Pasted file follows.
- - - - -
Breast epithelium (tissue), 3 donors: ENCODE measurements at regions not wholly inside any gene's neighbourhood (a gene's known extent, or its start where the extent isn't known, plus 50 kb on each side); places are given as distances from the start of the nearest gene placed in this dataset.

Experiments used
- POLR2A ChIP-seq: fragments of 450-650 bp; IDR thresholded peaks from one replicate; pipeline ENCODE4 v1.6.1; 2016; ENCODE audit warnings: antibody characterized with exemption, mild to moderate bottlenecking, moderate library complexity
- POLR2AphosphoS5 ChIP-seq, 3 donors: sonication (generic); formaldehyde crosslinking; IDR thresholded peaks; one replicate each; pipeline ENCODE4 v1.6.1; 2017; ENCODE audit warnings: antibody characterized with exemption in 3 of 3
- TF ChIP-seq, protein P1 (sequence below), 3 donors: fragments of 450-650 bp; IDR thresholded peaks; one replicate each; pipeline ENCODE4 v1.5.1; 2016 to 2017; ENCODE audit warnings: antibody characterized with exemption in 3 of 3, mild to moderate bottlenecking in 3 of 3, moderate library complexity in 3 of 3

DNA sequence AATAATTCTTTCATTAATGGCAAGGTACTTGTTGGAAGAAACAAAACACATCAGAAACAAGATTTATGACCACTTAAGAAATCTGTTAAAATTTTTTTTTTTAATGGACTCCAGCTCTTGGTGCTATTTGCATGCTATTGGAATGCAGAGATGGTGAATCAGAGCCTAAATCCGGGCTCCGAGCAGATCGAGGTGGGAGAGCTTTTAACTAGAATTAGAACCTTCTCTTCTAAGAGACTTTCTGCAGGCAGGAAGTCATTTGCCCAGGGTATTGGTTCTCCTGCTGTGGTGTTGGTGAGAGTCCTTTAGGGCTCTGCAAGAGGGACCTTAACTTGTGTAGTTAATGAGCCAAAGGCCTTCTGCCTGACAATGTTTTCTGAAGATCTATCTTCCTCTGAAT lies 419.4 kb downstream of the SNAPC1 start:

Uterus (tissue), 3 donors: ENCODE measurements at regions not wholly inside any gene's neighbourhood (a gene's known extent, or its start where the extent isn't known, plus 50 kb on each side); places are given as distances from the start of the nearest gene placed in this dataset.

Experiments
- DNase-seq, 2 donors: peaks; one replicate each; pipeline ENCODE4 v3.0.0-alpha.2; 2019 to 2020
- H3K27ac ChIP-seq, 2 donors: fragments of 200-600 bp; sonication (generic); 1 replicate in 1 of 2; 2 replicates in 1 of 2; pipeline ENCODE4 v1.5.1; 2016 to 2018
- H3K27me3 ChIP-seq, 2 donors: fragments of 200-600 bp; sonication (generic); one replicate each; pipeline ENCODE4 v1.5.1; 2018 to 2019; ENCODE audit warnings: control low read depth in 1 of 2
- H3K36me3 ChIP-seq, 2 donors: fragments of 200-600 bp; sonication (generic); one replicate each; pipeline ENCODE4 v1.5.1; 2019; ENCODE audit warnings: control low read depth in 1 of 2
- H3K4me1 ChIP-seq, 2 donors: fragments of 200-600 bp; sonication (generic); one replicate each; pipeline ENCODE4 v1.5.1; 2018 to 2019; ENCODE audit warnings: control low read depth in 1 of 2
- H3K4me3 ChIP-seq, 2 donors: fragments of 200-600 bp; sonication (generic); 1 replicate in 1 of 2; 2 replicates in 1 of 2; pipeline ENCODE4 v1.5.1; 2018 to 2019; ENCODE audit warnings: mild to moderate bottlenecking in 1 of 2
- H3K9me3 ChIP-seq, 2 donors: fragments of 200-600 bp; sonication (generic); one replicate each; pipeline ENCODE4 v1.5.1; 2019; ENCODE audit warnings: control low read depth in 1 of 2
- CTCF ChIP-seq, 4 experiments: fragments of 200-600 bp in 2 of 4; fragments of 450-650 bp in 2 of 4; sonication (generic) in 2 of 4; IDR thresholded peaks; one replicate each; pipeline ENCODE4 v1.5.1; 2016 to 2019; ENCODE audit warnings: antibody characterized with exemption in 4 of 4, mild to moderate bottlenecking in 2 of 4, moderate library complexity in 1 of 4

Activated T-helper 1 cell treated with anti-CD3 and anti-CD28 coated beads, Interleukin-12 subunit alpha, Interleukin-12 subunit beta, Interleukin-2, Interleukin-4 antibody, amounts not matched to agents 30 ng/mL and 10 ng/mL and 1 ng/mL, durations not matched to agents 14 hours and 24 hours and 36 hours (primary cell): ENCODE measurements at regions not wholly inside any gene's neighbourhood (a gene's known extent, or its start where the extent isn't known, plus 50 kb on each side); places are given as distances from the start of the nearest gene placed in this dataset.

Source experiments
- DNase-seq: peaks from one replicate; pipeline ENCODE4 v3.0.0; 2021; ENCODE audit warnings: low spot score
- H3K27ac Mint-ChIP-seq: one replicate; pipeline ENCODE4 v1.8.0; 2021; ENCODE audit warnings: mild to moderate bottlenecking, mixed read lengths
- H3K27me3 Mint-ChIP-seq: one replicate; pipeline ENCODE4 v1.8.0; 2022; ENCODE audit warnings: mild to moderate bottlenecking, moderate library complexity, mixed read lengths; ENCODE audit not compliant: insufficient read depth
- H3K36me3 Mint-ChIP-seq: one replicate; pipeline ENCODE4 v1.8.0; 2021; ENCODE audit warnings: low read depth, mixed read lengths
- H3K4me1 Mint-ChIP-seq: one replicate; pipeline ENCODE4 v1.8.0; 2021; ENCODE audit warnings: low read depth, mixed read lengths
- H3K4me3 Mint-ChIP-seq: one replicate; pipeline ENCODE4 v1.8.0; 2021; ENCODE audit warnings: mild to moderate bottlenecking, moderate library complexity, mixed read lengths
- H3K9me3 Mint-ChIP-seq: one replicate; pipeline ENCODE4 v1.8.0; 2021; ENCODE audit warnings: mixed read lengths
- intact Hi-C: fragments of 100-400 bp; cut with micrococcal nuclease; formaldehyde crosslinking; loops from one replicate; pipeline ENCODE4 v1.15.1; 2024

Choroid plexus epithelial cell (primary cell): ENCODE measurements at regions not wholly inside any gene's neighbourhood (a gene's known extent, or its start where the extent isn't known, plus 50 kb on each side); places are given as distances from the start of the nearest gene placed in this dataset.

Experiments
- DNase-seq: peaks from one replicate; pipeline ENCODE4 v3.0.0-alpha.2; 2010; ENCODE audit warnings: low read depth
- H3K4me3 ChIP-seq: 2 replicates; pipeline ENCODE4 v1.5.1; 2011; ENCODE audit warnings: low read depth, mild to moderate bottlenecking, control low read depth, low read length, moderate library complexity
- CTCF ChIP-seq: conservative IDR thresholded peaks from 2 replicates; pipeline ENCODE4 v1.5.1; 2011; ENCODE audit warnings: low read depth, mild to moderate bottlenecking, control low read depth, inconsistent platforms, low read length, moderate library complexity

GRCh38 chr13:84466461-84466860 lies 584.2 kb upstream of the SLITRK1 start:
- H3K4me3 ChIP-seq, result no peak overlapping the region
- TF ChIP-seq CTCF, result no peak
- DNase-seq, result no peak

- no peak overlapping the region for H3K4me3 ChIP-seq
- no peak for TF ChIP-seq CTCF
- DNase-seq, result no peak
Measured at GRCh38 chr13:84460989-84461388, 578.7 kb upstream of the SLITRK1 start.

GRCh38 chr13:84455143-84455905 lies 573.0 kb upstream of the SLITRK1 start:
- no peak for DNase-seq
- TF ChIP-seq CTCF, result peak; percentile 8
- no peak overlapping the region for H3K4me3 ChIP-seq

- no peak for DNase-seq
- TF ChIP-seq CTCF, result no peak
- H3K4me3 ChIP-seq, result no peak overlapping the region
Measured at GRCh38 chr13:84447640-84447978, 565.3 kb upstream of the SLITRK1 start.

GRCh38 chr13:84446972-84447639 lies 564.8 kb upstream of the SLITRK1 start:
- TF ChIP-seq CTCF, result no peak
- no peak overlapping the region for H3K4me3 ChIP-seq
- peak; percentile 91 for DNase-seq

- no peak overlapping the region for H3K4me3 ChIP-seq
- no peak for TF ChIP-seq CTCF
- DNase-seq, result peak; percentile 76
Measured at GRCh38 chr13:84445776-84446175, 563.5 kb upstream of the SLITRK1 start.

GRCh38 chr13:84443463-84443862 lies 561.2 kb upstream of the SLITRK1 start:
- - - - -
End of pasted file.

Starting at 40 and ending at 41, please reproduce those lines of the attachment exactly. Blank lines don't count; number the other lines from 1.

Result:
GRCh38 chr13:84455143-84455905 lies 573.0 kb upstream of the SLITRK1 start:
- no peak for DNase-seq